EGU23-509, updated on 22 Feb 2023
EGU General Assembly 2023
© Author(s) 2023. This work is distributed under
the Creative Commons Attribution 4.0 License.

Observational Evidence Reveals Growing Spatial Scales of Compound Occurrence of Humid Heat Stress-Extreme Rainfall in India

Poulomi Ganguli
Poulomi Ganguli
  • Indian Institute of Technology Kharagpur, Indian Institute of Technology Kharagpur, Agricultural and Food Engineering, India (

Extreme heat under the warming environment has direct societal implications for developing and highly urbanized populations. Previous studies have shown that extreme wet-bulb temperature, a multivariate measure of temperature-humidity, has led to anomalously high convective inhibition and increased precipitation intensity over the tropics. However, little is known about the linkage of humid heat stress characteristics, such as duration and peak heat stress, versus the sub-daily precipitation extremes over urban and periurban locations in the tropics. Leveraging ground-based meteorological records of around five decades from the 27 hydrometric observatories of the India Meteorological Department, I investigate the compound occurrence of humid heat stress versus sub-daily precipitation extremes across the Indian subcontinent (4 - 40° latitude and 65 - 100° longitude). Here heatwaves are identified when three or more consecutive days of extreme wet-bulb temperature, Tw, is above the 90th percentile daily variable threshold for each day of the year.  I show the impact of heat stress and its duration on sub-daily precipitation extremes using a novel conditional probabilistic approach. The risk of sub-daily precipitation extremes at each urbanized location is modelled considering the nonstationarity of underlying drivers. The relative timings between each driver and duration overlap between heatwaves and above-average precipitation extremes (wet spells) are also shown. The results show that the extremal upper dependence between peak Tw and sub-daily precipitation extremes are significantly positive and lies in the range of 0.12 to ≥0.20 across the central northeast region that housed part of the Indo-Gangetic Plains. More than 40% of sites report the most coinciding occurrence of humid-heat stress versus sub-daily precipitation extreme, where each of these drivers readily overlapped each other with a lag time of fewer than two days. Further, I show that considering the magnitude of heat stress as a 10-year return period, even a moderate increase in duration will increase the probability of sub-daily precipitation extremes by a range of 1.7 to 20%, with a notable increase across coastal cities. These results are supported by the physically consistent theory suggesting an increase in sub-daily rainfall extremes in response to climate warming over lands of the tropics because of the combination of “positive thermodynamic” and “dynamic contributions.” The observational evidence of increased sub-daily precipitation extremes in response to humid heat stress would help stakeholders and international organizations build resilient strategies to mitigate the impacts of such consecutive hazards.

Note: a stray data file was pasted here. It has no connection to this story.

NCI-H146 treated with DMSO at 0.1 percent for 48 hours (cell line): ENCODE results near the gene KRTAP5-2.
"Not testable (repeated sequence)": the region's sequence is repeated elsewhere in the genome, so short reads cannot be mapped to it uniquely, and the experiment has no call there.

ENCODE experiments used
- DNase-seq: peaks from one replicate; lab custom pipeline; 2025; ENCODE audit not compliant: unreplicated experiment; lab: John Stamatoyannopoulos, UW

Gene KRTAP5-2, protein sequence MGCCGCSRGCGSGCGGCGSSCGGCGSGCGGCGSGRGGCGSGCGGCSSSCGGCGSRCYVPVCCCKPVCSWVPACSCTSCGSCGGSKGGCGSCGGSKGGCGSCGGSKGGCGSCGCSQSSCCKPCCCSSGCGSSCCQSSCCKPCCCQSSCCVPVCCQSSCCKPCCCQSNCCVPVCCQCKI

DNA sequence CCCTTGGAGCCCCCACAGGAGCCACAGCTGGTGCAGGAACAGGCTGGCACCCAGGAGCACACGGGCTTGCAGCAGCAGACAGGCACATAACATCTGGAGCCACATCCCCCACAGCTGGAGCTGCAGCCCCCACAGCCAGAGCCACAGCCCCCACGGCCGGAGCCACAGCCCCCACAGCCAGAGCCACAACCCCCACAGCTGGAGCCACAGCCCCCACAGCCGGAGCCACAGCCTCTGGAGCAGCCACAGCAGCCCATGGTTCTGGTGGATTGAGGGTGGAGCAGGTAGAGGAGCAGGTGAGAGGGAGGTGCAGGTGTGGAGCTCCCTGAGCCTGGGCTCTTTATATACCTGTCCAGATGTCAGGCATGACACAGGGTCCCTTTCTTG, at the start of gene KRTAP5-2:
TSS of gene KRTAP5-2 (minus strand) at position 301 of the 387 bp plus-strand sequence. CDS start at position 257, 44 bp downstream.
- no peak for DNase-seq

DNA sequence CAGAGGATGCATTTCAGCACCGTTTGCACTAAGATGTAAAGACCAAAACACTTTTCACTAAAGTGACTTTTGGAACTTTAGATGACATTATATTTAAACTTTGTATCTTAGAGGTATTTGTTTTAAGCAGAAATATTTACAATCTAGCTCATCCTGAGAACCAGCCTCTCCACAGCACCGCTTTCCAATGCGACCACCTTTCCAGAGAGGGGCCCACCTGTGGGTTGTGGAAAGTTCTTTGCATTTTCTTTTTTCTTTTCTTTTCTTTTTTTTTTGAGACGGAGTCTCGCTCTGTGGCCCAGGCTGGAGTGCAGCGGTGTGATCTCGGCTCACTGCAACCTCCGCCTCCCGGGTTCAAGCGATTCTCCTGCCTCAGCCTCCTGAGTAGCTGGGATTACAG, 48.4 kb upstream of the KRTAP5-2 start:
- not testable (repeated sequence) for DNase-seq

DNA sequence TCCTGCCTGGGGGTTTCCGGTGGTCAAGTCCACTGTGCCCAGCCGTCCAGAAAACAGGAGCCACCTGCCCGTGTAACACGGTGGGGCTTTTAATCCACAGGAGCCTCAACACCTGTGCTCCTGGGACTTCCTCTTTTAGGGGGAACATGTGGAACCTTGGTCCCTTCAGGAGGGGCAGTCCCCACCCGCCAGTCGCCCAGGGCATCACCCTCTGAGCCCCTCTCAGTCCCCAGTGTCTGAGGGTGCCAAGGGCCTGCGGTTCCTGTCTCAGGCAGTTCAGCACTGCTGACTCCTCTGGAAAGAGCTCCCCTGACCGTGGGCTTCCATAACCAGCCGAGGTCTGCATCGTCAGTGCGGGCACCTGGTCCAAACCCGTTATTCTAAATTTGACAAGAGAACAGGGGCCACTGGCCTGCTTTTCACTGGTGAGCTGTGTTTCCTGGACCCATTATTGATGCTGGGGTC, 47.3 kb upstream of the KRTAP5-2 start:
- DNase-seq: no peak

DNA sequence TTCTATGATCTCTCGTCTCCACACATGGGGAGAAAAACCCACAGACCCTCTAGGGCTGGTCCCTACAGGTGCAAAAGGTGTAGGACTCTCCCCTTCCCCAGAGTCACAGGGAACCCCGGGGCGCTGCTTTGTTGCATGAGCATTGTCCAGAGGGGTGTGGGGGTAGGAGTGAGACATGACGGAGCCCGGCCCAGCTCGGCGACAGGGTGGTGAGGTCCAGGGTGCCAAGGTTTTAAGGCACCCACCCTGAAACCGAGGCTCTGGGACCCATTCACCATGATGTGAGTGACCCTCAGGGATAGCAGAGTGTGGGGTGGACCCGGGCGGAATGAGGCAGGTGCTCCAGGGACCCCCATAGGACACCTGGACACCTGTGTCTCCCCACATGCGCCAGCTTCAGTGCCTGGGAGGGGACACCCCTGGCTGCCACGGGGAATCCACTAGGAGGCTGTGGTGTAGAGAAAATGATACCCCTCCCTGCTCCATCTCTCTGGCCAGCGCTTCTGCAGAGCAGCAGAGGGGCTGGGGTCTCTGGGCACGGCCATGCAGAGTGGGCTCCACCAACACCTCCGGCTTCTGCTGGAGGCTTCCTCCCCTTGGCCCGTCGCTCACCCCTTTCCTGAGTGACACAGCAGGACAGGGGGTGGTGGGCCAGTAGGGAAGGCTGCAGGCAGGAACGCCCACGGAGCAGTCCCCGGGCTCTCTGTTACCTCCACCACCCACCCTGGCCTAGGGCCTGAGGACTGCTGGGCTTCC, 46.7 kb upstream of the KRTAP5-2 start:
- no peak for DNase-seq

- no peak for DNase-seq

How to cite: Ganguli, P.: Observational Evidence Reveals Growing Spatial Scales of Compound Occurrence of Humid Heat Stress-Extreme Rainfall in India, EGU General Assembly 2023, Vienna, Austria, 24–28 Apr 2023, EGU23-509,, 2023.